Aldershot Town: Back in business

The football league is taking on a distinctly nostalgic tinge. Two seasons after football’s most famous milk drinkers, Accrington Stanley, won promotion to the football league the familiar name of Aldershot Town has fought its way out of the non-league pyramid and into League Two, sixteen years after the original Aldershot FC went bust.

Of course neither Stanley nor the Shots are the same team. Both reformed as a new club at a much lower level after going out of business midway through the season. For Stanley supporters, who saw their club fold in 1962, it was a long journey back. Aldershot’s return has been shorter, but on that fateful day back in 1992, Shots fans just wanted to keep a team to support.

The birth of football, the rebirth of a club

If you subscribe to the Sky Sports / modern football theory, football in England truly began in 1992 when the Premier League was formed, giving us endless Super Sundays and hyping of Manchester City v West Ham as The Best Game Ever.

But if modern day football changed for good during that year, a small part of the game really was reborn in Hampshire. The original Aldershot FC were wound up for debts of less than £100,000. On Wednesday 22nd April the new Aldershot Town were formed and took their place in the Isthmian League Division 3. In August that year, 1493 watched the newly formed club defeat Clapton 4-2, a higher attendance than many of their league games. Before the game then-Clapton chairman Mike Fogg presented the Shots with a flagon of rum and told them not to open it before they returned to the football league.

Despite only having one player on their books when they first reformed, Aldershot went onto take the Championship by 18 points, and manager Steve Wignall lead them to a second successive promotion before departing to take charge of Colchester United. Only goal difference prevented new manager Steve Wigley taking the Shots to a third successive promotion in 1995. Wigley narrowly missed out in the next two seasons before leaving to becoming the youth development officer at Nottingham Forest . He was replaced with George Borg, who lead them to the Isthmian First Division title followed by the Isthmian Premier championship and a Ryman League Cup, as well as bringing the first league team to play at the Rec since 1992 when the Shots took on Brighton and Hove Albion in the FA Cup in 2000.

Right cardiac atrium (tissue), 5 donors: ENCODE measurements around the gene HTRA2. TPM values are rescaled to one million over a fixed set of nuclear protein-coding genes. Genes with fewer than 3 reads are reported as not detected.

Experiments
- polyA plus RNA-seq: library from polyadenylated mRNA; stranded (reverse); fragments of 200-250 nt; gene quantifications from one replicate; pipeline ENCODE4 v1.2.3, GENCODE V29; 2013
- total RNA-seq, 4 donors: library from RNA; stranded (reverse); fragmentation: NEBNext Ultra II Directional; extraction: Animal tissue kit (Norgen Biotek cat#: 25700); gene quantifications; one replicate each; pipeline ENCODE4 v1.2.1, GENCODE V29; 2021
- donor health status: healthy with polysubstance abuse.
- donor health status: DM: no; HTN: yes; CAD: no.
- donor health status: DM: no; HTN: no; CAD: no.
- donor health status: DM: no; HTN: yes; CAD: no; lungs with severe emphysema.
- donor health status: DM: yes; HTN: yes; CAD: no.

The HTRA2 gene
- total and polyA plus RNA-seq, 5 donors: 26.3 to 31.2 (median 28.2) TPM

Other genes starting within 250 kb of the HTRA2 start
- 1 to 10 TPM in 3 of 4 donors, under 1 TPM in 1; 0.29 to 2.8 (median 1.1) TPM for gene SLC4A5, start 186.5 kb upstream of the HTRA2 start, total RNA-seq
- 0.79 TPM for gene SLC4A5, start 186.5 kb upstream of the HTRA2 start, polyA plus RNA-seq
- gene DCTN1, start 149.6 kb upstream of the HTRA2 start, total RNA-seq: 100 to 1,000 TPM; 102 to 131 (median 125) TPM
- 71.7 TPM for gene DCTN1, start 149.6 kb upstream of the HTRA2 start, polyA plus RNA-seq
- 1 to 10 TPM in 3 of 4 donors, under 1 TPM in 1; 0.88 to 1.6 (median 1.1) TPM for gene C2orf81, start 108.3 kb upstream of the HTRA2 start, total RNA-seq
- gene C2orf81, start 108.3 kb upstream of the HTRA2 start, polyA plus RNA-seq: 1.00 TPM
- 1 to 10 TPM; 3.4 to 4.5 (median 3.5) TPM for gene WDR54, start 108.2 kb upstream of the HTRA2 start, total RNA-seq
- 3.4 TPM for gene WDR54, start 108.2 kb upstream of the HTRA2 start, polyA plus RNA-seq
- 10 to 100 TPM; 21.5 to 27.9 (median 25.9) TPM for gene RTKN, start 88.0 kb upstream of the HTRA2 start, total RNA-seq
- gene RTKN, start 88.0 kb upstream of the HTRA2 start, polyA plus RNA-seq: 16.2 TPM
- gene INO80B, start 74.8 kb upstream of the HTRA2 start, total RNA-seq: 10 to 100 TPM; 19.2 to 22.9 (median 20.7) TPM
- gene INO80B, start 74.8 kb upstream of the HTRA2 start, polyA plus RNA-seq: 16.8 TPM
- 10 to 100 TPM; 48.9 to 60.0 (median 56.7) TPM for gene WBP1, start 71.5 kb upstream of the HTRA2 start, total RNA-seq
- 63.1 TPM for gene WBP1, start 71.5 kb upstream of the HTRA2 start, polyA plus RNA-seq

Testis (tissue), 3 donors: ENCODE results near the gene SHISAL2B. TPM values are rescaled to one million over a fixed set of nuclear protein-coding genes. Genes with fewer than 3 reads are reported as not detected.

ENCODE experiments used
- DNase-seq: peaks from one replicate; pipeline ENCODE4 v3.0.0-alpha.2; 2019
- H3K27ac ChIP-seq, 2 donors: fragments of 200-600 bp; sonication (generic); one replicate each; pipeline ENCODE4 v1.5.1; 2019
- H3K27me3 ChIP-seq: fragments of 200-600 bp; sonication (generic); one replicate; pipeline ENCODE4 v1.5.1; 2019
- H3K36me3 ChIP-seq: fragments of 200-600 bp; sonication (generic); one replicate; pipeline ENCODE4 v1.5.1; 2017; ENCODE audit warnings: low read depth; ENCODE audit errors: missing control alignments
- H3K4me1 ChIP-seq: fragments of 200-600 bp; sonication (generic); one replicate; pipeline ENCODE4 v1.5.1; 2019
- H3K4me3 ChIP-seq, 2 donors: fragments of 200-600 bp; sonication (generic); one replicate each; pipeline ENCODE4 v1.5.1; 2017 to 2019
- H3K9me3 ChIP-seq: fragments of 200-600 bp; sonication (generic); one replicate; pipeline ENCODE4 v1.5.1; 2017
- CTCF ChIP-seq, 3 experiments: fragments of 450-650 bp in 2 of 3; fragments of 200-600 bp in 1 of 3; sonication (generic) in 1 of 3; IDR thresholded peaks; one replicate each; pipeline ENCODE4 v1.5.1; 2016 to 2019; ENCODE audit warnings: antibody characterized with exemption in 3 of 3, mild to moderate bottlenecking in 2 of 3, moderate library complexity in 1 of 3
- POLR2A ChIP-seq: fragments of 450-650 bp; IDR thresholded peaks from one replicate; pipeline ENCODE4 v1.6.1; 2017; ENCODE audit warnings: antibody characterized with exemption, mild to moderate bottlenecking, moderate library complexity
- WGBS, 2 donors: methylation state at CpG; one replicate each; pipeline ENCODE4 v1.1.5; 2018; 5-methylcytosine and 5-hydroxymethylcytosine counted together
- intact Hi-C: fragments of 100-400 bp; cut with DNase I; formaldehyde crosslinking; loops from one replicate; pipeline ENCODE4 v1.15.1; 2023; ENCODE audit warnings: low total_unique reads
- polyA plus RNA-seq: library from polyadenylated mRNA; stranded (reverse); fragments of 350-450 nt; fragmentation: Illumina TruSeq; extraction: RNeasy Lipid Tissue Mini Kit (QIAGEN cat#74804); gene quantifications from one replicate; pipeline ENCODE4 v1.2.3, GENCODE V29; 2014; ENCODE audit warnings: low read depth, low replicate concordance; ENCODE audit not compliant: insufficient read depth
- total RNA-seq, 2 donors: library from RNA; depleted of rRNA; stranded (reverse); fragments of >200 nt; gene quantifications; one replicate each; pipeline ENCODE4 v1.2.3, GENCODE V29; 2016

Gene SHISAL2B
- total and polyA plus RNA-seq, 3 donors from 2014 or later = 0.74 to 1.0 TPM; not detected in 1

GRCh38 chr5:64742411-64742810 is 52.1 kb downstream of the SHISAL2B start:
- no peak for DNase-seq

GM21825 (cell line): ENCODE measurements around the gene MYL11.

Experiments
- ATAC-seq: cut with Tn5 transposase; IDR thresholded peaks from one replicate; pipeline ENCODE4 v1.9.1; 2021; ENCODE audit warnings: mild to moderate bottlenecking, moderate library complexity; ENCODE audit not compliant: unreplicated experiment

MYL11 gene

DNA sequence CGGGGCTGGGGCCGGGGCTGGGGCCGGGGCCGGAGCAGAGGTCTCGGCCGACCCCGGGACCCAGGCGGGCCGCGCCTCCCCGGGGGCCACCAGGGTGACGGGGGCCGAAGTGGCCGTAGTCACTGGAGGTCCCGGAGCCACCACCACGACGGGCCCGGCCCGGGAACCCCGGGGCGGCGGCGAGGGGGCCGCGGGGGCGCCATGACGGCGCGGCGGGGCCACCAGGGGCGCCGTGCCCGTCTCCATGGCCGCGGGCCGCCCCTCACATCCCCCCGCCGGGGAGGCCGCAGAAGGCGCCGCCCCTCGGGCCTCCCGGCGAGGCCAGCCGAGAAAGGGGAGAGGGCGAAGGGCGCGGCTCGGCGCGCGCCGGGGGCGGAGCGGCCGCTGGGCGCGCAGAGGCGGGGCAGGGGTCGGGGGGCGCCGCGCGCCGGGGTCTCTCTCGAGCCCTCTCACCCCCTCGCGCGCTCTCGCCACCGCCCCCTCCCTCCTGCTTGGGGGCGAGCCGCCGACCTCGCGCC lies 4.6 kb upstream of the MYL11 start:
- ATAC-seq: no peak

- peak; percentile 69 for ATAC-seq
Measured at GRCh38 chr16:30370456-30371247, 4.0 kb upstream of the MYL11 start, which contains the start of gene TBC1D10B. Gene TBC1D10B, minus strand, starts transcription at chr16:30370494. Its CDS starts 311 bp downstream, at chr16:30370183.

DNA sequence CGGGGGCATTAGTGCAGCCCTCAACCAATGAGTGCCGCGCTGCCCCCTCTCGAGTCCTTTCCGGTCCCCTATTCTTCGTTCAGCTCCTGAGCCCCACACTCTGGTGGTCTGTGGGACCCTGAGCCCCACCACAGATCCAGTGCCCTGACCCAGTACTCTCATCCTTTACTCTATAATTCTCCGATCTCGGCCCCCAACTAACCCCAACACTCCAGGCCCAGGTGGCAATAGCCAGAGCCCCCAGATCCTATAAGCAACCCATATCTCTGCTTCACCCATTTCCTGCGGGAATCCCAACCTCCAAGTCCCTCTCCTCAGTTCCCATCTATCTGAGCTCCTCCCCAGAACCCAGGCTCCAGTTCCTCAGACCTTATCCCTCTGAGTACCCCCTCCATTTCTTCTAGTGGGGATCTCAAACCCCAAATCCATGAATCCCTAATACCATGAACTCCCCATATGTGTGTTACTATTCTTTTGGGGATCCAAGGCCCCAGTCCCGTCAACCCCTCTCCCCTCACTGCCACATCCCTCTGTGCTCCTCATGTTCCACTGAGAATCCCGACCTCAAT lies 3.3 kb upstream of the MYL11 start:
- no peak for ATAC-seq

But despite the success, the Shots first assault at promotion to the conference stuttered and Borg left after a series of stuttering performances. In his place came Terry Brown. After overhauling the squad, the Shots arrived at the top of the table in mid-November and never relinquished that position and in 2003 Aldershot Town moved to one level below a return to the football league.

Life in the Conference

The Shots first season in the conference exceeded all expectations. Their first game, ironically enough, was against Accrington Stanley and ended 2-1 to the Hampshire side. The Shots stayed in or around the top five for the rest of the season and a draw against Tamworth on the last day sent them into the playoffs, where they saw off the favourites Hereford on penalties. But the dream of returning to the league was not to be and Aldershot lost out to Shrewsbury Town on penalties in the final.

The season after the Shots yet again made the playoffs, with a Tim Sills brace on the last day of the season against Scarborough ensuring a second successive top five finish, but there was no repeat final experience with Carlisle defeating Terry Brown’s men on penalties in the semi-finals.

Following two years of relative success in the Conference, the next two seasons were ones of relative underachievement. The 05/06 season saw Aldershot struggle to 13th, while the year after was similarly disappointing 9th. Brown resigned and at the start of this season former Republic of Ireland winger Gary Waddock took over. Despite Torquay being favourites for the title and subjecting the Shots to a three-nil home defeat, Waddock’s men were never out of the top five and by Christmas it was a two-horse race between Aldershot and the Gulls. As late as February Paul Buckle’s men were still in with a shout of taking the title. But fifteen games unbeaten saw the Shots race to a 17 point lead and for several weeks it has been a question of not if but when they’d take the title.

That moment came last Tuesday at Exeter City, who needed a result from the game to keep their playoff hopes alive. City took the lead through a cool Adam Stansfield finish but Scott Donnelly’s equaliser ensured honours were even in the game and the Shots very youthful team couldn’t be court.

But the Clapton bottle of rum won’t be opened until this evening when Waddock’s men take on relegation-threatened Weymouth at the Rec. Despite a goalless draw away at Halifax on Saturday, win, lose, or draw Hampshire will have a celebratory rum-induced hangover tomorrow morning.

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